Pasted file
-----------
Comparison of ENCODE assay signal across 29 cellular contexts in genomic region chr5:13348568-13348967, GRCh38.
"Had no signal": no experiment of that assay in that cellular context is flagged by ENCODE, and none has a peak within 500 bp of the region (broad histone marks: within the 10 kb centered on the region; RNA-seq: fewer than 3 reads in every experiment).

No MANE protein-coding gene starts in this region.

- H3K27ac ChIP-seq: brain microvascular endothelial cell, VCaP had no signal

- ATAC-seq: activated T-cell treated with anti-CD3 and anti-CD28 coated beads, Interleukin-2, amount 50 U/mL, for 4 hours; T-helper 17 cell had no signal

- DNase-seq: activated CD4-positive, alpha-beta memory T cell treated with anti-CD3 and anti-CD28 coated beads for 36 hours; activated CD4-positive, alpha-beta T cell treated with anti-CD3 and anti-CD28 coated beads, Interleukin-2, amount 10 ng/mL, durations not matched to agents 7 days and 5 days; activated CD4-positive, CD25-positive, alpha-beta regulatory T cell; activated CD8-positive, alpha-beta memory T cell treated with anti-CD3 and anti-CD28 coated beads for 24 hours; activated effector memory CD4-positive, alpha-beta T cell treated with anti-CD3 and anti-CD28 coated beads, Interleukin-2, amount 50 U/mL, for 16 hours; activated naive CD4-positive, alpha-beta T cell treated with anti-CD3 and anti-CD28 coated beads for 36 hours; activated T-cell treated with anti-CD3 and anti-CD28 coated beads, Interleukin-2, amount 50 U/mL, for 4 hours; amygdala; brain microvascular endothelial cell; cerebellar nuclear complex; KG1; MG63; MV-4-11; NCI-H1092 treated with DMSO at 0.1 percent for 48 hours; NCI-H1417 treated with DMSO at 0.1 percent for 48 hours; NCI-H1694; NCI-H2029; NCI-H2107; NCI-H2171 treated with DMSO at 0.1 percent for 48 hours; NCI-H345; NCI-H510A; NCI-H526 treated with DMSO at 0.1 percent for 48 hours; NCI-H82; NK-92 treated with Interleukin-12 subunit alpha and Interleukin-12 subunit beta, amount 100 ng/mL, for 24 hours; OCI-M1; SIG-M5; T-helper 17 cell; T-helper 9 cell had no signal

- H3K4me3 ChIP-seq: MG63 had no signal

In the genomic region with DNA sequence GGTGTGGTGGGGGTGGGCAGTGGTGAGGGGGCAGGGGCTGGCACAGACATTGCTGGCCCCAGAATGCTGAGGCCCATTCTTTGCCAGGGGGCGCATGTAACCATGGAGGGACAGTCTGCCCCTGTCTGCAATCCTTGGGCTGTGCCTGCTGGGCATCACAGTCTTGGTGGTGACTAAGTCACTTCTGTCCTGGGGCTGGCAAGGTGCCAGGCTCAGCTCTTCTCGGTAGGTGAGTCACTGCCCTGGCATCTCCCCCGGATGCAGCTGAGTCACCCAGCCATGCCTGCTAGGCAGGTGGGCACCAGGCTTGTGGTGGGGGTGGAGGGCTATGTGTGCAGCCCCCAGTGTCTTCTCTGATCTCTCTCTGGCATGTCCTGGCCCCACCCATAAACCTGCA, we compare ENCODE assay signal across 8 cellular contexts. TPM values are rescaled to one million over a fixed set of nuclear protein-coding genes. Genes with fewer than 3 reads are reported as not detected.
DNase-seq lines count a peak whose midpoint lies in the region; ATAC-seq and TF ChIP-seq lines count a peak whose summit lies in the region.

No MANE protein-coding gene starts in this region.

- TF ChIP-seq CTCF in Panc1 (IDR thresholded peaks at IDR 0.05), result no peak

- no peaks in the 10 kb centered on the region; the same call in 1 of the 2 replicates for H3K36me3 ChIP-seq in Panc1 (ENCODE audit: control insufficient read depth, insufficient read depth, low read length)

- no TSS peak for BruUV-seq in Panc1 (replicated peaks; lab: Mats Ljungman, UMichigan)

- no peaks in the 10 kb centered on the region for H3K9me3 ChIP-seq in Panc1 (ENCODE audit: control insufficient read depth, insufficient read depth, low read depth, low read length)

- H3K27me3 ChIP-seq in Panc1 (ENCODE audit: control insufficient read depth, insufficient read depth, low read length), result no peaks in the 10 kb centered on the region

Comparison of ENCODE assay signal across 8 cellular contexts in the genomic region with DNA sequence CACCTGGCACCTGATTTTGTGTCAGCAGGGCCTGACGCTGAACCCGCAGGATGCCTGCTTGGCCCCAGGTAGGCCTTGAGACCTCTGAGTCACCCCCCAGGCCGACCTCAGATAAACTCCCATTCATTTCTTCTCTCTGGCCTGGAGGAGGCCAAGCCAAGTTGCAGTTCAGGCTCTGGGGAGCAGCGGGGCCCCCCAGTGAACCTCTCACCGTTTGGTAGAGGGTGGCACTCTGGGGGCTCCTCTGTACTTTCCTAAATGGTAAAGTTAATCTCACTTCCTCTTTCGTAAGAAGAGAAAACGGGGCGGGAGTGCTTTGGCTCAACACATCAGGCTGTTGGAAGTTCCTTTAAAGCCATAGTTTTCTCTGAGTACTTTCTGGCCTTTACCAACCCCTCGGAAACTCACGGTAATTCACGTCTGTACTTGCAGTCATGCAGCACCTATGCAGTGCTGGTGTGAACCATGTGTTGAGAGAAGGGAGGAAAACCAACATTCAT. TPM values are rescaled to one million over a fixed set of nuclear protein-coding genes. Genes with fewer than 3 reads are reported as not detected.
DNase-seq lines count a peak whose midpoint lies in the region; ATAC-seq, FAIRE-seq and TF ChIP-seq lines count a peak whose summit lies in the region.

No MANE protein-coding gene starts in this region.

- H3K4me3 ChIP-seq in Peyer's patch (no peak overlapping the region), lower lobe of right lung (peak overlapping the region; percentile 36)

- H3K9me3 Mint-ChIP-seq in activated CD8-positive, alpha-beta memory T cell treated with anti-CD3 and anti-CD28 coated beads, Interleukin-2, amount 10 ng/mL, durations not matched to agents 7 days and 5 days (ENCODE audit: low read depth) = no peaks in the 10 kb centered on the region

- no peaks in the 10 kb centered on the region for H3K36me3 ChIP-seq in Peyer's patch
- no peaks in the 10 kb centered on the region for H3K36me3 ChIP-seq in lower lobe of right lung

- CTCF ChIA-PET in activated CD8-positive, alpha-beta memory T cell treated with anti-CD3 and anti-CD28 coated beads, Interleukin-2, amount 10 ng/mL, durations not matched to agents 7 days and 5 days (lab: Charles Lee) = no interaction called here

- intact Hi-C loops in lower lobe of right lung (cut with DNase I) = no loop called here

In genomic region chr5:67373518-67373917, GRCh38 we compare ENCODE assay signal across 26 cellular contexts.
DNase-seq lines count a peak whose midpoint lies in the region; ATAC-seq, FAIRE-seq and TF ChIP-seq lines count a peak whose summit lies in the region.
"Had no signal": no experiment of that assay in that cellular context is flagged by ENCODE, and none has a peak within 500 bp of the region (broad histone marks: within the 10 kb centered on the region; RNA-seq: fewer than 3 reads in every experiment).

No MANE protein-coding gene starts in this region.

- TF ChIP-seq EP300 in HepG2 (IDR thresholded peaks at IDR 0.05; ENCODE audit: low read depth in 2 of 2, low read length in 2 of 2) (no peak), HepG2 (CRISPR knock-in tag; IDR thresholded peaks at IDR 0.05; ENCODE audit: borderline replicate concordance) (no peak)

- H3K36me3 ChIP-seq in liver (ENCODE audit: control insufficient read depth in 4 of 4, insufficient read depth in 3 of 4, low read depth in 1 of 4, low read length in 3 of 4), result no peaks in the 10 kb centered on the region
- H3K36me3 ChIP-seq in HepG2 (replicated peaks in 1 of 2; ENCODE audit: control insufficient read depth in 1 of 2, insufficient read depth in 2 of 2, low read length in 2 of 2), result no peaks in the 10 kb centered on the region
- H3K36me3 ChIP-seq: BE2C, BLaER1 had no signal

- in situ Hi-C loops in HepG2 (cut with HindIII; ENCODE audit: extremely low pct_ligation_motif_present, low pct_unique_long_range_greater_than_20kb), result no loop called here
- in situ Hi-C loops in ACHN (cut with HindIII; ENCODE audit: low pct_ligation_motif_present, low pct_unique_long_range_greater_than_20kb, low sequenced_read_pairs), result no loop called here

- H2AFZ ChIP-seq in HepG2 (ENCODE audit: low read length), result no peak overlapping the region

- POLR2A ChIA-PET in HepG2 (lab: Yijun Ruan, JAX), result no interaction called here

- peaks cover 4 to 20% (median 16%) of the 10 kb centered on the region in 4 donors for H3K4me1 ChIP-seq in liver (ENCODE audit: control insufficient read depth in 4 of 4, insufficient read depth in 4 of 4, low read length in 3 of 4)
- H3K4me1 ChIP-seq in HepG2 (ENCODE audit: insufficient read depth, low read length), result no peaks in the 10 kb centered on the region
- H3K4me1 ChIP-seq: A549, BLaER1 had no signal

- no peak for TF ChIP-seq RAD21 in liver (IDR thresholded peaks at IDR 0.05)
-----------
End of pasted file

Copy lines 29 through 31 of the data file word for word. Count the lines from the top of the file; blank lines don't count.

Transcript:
- TF ChIP-seq EP300 in HepG2 (IDR thresholded peaks at IDR 0.05; ENCODE audit: low read depth in 2 of 2, low read length in 2 of 2) (no peak), HepG2 (CRISPR knock-in tag; IDR thresholded peaks at IDR 0.05; ENCODE audit: borderline replicate concordance) (no peak)

- H3K36me3 ChIP-seq in liver (ENCODE audit: control insufficient read depth in 4 of 4, insufficient read depth in 3 of 4, low read depth in 1 of 4, low read length in 3 of 4), result no peaks in the 10 kb centered on the region
- H3K36me3 ChIP-seq in HepG2 (replicated peaks in 1 of 2; ENCODE audit: control insufficient read depth in 1 of 2, insufficient read depth in 2 of 2, low read length in 2 of 2), result no peaks in the 10 kb centered on the region